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Nine in 10 Australian girls not treated equally to boys: survey reveals sexism still rife

October 11 2016 By Hannah Grant, Media and Ambassador Program Manager, Our Watch

Australian girls think sexism is preventing them from fulfilling their potential.


That’s a key finding in a survey of 600 Australian girls aged 16-19 years commissioned by Our Watch and Plan International Australia.

The Everyday sexism: girls’ and young women’s views on gender inequality in Australia report, released for International Day of the Girl on 11 October, outlines girls’ views on discrimination and sexism at home, at school, and in their private and public lives. 

Everyday sexism report: At a glance summary

Less than one in 10 girls (8%) feel they are always treated equally to boys and only one in six girls (14%) say they always receive the same opportunities to succeed as boys. 

Many of those surveyed feel held back by their gender. One in three girls felt that housework is seldom or never equally shared with their brothers. And one in three agreed with the statement: "it'd be easier to get dream job if I was a man."

More than half responded they were sometimes, seldom or never ‘valued for their brains and ability more than their looks’.  Only one girl out of six said they were always respected for their talents rather than their physical appearance. 

​Key findings: Everyday sexism report

  • Only one in 10 girls aged 16-19 feel they are always treated equally to boys. 
  • One in three girls agreed with the statement: "it'd be easier to get dream job if I was a man".
  • Two-thirds (69%) think gender inequality is still a problem in Australia.
  • Half of all girls say they are seldom or never valued for their brains over their looks. 
  • Only one in six girls say they are always valued for their brains and ability.
  • Only one in six girls (14%) feel they are always given the same opportunities to get ahead in life as boys. 
  • One in three girls felt that housework is seldom or never equally shared with their brothers.
  • 41% of girls say lack of support will impact on their decisions around starting a family.


Plan International Australia Deputy CEO Susanne Legena said sexism is an ‘insidious, pervasive and serious societal issue in Australia’.

“What these girls are telling us is that inequality starts early and is everywhere – in our homes, in school, and on the streets. It’s gravely concerning that girls, in 2016, are saying they don’t feel valued for their intellect and their opinions,” Ms Legena said.

“We know there is a pocket money gender gap and that many girls do more housework than their brothers. It’s up to all of us – parents, teachers, men, boys, women and governments – to ensure girls and young women are respected, valued, encouraged and supported, and always treated as equals to boys and young men.”

Our Watch CEO Mary Barry said that addressing gender inequality, a key driver of violence against women, is essential if we are to end this violence in Australia. 

“Violence against women begins with disrespect and gender inequality. As this survey shows, we have a long way to go to achieve gender equality in Australia,” said Ms Barry. 

“A culture where there is no violence against women is possible, but it requires a big shift in attitudes, behaviours and policy.  The way men and women employ, teach, parent and relate to each other must be grounded in equity and respect.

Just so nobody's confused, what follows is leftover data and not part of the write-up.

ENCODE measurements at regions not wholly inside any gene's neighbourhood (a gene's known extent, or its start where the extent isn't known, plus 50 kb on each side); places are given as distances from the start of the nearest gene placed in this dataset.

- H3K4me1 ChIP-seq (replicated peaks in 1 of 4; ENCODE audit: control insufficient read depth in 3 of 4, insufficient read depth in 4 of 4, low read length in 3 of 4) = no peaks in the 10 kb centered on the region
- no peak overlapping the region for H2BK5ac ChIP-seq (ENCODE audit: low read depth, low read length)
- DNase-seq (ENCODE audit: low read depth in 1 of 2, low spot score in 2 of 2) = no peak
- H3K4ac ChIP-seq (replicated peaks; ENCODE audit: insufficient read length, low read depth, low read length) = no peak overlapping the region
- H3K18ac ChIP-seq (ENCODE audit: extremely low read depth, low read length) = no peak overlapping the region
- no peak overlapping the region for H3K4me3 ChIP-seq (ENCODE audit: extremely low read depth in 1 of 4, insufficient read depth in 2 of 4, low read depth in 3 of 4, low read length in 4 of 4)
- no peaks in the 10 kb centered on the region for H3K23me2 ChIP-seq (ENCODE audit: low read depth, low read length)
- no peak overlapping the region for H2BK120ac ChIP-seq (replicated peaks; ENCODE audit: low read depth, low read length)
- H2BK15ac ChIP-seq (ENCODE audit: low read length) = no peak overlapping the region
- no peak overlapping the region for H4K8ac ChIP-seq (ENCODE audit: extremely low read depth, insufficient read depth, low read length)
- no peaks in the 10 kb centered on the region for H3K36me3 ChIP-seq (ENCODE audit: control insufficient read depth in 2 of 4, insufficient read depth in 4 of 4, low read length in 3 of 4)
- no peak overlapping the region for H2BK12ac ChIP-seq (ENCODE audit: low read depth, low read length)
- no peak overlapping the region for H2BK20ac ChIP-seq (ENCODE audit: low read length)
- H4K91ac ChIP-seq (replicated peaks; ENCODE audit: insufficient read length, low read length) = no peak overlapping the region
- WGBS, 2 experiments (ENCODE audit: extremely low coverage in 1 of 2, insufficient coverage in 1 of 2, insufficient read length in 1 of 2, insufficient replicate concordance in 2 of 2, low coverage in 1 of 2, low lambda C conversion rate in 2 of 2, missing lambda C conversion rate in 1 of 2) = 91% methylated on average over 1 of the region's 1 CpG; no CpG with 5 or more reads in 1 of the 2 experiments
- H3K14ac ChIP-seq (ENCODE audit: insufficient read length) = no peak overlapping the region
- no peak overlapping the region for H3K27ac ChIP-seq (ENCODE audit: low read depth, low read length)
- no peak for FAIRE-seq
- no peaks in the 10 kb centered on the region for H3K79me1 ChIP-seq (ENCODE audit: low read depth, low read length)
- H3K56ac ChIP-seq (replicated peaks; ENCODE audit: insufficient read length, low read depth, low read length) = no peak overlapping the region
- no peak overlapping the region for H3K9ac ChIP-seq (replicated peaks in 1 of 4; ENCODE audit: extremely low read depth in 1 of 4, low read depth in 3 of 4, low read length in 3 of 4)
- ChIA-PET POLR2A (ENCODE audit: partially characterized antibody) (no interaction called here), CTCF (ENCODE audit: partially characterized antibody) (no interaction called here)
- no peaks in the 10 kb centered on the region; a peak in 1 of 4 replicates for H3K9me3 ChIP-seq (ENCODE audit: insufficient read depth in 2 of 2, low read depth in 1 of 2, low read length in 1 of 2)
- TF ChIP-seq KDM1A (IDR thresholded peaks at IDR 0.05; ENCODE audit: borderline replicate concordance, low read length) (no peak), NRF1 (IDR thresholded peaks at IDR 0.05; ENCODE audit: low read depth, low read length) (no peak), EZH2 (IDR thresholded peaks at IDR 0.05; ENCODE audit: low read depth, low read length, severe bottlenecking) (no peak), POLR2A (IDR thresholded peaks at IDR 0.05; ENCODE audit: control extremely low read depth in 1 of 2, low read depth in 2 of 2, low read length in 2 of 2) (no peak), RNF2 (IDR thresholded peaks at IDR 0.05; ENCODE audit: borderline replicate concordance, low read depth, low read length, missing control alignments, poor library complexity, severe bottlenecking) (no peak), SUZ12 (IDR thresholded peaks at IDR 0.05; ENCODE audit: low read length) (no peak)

“We must find a new normal; as long as girls and women are seen as less equal than boys and men, violence against women will continue,” Ms Barry said.

Media contacts

Plan International Australia: Jane Gardner, 0438 130 905, jane.gardner@plan.org.au 
Our Watch: Hannah Grant, 0448 844 930, hannah.grant@ourwatch.org.au

About the survey

The Plan International Australia/Our Watch survey on young women’s experiences of inequality was conducted by IPSOS Australia with 600 girls and young women aged 15-19 between December 2015 and February 2016. Plan International and Our Watch commissioned this survey to obtain a deeper understanding of young women’s gendered experiences, their most pressing desires for change, and their insights into how to address gender inequality in Australia. Similar surveys have been conducted by Plan International in Nicaragua, Ecuador, Pakistan, and Zimbabwe.

This survey explored young women’s experiences, perceptions and suggestions for change in three key areas:
  • Everyday experiences of gender equality, inequality and sexism.
  • Girls’ and young women’s safety – online, at home, school and work, and in relationships.
  • Sexual health and reproductive rights. 

Media please note, the chapters on public safety and on online safety were previously released earlier this year. 

About Plan International Australia

Plan International Australia is one of the world’s oldest and largest child rights development agencies. We work in over 70 countries around the world to tackle the root causes of poverty, inequality and injustice. Plan’s flagship ‘Because I am a Girl Campaign’ is working to create a world that values girls, promotes their rights and ends injustice. 


About Our Watch

Our Watch leads Australia's work to stop violence against women and their children before it starts. The organisation drives nation-wide change in the culture, behaviours and attitudes that lead to violence against women and children. To do this Our Watch works to increase gender equality and respect in all aspects of everyday life, such as through schools; workplaces; media; sporting organisations; social marketing, and developing and influencing public policy.